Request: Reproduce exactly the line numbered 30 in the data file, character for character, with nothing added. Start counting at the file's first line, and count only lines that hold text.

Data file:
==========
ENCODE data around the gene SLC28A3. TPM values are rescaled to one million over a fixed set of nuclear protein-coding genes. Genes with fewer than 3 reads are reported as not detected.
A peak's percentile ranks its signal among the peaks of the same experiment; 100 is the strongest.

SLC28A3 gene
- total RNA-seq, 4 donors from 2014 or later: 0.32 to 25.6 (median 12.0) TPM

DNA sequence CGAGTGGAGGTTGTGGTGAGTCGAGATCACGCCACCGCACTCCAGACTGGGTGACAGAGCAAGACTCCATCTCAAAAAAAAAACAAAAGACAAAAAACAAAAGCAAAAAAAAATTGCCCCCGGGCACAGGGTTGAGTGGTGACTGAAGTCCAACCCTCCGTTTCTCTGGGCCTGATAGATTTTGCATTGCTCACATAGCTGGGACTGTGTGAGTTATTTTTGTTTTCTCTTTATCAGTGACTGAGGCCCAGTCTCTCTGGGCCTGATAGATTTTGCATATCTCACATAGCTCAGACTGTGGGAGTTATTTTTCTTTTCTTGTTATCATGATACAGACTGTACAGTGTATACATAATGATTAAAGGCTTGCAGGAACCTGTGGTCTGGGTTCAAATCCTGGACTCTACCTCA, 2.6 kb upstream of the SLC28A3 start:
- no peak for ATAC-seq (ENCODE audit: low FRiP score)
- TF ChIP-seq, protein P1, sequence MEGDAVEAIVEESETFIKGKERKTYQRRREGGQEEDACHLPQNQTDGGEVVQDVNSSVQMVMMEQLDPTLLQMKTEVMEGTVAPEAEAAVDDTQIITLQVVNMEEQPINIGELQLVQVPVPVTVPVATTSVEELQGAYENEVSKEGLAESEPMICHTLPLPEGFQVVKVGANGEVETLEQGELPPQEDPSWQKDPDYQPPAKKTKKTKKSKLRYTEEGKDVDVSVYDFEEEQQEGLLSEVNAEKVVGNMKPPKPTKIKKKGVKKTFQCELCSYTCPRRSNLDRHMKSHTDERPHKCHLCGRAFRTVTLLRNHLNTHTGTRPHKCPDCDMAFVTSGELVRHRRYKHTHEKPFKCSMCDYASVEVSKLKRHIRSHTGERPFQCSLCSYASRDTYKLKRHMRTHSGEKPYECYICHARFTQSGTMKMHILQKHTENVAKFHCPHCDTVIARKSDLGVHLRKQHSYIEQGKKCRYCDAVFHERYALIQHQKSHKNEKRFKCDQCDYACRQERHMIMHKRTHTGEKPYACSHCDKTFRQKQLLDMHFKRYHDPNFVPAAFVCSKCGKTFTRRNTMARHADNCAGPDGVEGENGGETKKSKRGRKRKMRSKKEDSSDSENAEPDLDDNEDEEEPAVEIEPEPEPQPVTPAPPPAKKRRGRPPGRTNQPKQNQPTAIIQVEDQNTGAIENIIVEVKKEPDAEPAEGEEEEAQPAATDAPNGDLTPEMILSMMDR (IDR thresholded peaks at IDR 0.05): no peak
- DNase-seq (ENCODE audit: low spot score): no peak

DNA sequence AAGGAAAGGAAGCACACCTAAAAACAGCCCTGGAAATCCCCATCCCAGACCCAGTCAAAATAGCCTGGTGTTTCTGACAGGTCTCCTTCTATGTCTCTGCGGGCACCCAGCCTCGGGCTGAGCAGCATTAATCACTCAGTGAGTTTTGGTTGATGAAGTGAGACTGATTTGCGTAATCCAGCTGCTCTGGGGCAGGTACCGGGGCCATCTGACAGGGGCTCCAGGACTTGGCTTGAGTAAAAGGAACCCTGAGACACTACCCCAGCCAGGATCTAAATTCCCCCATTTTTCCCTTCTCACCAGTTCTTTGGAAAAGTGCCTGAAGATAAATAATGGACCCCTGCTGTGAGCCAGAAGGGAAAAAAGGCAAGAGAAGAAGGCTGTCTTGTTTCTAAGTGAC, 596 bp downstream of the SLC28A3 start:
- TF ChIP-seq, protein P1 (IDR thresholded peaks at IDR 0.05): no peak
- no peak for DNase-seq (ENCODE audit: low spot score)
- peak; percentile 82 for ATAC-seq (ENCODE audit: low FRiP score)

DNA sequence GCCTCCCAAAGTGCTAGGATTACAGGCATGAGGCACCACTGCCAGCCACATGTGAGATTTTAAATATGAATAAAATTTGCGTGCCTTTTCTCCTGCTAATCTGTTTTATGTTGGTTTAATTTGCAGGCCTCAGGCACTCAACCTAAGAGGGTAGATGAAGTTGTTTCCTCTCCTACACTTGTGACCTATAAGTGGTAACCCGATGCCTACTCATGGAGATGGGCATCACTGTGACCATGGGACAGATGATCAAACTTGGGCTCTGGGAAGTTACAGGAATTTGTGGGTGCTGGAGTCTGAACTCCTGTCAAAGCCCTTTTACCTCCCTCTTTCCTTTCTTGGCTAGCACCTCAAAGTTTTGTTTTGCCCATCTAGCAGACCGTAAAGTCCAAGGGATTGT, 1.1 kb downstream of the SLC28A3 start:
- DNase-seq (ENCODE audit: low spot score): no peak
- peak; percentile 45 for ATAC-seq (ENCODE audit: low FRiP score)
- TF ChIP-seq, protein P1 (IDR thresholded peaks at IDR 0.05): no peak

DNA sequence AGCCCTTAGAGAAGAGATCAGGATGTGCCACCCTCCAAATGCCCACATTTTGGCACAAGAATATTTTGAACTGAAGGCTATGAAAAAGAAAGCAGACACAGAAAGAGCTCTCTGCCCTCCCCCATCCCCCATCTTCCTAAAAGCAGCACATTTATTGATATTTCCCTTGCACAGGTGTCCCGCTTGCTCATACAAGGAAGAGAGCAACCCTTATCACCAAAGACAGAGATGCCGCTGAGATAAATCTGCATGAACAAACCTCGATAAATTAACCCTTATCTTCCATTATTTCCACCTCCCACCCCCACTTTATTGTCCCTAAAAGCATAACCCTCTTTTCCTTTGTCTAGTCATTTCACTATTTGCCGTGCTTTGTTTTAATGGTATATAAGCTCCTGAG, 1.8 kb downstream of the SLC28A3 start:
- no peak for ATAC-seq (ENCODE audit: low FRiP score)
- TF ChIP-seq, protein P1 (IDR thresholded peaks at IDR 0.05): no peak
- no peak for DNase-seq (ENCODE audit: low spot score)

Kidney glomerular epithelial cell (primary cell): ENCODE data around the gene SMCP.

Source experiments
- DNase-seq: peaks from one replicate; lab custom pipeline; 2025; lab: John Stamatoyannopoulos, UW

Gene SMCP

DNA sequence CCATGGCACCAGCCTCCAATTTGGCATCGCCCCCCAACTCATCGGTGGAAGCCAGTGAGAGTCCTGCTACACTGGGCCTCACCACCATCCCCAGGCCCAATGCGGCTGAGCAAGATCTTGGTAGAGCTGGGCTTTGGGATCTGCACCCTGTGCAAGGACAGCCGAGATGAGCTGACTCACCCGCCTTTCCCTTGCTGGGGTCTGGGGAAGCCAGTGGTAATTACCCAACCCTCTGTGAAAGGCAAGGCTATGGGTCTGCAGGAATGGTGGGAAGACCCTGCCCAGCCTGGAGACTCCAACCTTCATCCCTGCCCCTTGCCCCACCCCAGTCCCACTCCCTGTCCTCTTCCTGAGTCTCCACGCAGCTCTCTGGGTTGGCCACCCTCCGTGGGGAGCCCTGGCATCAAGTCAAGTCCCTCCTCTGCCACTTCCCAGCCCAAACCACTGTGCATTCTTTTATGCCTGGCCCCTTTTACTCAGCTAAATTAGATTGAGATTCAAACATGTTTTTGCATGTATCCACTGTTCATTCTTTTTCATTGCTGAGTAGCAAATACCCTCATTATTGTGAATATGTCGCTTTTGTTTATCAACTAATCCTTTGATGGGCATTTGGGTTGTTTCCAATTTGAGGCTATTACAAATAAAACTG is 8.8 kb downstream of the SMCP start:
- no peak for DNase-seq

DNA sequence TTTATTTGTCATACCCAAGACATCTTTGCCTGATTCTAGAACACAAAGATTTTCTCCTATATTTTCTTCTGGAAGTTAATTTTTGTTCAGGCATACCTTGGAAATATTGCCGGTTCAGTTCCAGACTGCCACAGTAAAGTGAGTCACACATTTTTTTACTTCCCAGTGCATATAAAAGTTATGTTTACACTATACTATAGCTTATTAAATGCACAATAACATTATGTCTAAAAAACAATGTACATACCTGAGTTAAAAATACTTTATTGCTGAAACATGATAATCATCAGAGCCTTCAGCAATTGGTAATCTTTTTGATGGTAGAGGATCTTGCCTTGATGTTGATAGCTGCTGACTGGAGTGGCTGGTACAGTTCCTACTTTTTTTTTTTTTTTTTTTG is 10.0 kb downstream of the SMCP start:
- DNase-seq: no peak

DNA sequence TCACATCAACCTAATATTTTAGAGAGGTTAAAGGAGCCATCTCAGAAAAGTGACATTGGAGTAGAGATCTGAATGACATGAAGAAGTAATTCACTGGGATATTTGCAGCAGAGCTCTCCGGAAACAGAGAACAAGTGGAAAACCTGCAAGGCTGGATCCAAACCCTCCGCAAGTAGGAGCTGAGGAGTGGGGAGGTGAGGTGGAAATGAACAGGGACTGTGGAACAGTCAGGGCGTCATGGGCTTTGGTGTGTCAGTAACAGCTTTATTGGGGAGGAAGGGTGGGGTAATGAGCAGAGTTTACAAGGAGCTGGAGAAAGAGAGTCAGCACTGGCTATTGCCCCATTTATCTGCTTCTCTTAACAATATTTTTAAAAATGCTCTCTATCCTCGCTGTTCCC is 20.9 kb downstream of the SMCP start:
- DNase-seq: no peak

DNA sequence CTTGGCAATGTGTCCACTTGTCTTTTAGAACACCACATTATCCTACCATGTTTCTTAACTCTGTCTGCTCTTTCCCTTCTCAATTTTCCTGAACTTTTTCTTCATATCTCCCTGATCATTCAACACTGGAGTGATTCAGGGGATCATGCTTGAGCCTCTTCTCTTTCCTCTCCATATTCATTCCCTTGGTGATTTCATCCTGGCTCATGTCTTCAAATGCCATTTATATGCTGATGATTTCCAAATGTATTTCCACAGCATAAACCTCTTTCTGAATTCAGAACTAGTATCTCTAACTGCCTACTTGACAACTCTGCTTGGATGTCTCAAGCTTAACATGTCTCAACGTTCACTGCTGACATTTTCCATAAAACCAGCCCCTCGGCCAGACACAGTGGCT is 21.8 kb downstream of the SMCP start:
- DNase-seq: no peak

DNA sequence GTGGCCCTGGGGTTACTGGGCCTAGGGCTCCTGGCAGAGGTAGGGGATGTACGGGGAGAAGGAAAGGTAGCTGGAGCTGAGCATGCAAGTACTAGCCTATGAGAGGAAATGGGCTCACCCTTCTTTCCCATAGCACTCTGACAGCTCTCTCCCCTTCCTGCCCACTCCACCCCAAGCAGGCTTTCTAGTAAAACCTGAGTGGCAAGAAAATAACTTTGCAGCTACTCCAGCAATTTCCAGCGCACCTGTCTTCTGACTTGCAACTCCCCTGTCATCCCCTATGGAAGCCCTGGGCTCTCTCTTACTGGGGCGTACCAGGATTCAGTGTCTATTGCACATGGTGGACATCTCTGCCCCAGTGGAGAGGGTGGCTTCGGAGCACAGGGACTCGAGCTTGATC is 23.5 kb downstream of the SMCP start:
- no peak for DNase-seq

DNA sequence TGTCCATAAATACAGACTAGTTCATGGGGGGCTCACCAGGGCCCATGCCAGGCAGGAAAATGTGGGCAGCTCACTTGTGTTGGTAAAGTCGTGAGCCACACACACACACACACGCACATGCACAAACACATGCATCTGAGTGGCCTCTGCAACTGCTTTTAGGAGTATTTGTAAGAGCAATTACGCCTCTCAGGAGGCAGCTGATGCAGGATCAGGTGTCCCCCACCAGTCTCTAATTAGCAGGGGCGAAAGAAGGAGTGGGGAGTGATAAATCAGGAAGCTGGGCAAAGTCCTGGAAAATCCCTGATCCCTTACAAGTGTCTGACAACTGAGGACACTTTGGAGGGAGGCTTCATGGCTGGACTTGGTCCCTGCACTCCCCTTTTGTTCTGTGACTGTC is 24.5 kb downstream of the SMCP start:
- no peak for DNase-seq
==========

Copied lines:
- DNase-seq: no peak